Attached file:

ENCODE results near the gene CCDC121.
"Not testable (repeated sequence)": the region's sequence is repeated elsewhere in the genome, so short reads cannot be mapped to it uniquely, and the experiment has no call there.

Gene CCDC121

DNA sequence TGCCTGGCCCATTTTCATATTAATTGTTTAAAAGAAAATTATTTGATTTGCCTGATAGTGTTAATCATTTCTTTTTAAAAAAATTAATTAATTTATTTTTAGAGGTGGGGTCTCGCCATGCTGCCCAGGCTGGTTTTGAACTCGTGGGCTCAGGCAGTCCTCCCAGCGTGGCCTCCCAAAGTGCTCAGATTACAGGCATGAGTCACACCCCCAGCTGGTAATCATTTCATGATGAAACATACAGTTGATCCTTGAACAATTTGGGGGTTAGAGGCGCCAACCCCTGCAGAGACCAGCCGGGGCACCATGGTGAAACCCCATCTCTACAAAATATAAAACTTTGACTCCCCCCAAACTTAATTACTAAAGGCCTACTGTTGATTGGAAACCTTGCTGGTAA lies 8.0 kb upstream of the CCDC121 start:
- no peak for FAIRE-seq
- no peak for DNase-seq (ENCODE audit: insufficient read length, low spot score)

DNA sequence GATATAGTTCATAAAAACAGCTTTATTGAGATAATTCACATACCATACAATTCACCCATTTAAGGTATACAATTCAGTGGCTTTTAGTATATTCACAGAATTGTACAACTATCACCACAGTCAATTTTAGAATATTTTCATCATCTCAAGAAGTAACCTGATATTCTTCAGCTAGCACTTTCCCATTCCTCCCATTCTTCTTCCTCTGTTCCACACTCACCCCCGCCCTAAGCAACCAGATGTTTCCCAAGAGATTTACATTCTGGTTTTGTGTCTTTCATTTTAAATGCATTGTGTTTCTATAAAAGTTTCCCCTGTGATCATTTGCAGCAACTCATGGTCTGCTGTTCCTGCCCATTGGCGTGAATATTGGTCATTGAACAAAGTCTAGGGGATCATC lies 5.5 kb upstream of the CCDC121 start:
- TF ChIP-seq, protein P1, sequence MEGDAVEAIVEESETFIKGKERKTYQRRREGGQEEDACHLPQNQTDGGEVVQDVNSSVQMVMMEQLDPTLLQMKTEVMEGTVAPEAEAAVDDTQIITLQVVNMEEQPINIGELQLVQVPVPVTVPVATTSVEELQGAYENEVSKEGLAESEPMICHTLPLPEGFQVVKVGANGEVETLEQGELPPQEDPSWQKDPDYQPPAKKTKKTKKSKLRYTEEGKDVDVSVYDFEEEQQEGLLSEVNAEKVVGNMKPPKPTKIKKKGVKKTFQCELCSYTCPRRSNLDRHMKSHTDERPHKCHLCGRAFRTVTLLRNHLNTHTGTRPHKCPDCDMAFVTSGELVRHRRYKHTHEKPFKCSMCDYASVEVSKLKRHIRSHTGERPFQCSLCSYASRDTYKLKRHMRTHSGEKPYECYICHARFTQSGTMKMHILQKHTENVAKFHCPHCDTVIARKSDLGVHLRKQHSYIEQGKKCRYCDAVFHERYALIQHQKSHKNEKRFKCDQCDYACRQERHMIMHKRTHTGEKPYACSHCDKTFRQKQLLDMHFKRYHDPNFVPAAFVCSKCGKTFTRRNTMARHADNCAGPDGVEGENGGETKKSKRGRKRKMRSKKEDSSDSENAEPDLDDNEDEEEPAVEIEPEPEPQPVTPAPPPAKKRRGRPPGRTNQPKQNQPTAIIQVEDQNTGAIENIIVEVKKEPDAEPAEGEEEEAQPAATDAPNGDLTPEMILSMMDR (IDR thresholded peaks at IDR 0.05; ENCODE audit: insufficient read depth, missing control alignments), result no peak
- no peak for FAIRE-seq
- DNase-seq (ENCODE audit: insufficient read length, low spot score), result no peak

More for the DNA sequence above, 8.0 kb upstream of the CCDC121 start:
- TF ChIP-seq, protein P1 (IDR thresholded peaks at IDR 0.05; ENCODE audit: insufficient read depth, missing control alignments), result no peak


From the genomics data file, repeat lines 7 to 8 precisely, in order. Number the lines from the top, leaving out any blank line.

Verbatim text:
DNA sequence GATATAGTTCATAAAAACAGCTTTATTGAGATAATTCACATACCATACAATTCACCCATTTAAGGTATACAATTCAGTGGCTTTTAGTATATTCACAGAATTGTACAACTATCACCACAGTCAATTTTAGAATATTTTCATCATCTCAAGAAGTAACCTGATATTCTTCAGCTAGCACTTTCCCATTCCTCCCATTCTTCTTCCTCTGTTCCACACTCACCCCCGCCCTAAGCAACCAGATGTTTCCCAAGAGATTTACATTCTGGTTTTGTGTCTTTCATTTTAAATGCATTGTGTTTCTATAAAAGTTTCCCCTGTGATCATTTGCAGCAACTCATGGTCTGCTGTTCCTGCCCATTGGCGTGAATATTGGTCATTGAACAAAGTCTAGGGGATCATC lies 5.5 kb upstream of the CCDC121 start:
- TF ChIP-seq, protein P1, sequence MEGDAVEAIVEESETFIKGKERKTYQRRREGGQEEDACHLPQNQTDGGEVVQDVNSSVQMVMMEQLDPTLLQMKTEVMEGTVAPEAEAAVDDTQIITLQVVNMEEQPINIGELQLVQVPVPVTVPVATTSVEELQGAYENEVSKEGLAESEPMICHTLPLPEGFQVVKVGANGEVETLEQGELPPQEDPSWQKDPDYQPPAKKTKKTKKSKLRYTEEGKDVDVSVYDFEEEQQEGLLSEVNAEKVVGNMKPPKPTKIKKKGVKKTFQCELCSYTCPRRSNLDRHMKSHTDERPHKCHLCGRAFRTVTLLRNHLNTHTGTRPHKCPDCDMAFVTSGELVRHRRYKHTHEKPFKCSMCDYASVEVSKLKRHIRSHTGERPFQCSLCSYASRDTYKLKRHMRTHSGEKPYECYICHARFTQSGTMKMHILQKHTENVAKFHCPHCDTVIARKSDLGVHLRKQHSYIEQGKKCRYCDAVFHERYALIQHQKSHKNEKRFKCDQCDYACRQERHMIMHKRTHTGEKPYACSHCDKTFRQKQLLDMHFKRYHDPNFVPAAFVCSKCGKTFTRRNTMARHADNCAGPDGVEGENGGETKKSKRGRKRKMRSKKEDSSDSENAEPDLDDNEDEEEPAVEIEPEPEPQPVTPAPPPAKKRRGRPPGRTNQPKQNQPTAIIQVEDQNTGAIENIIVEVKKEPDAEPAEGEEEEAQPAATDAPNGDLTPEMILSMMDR (IDR thresholded peaks at IDR 0.05; ENCODE audit: insufficient read depth, missing control alignments), result no peak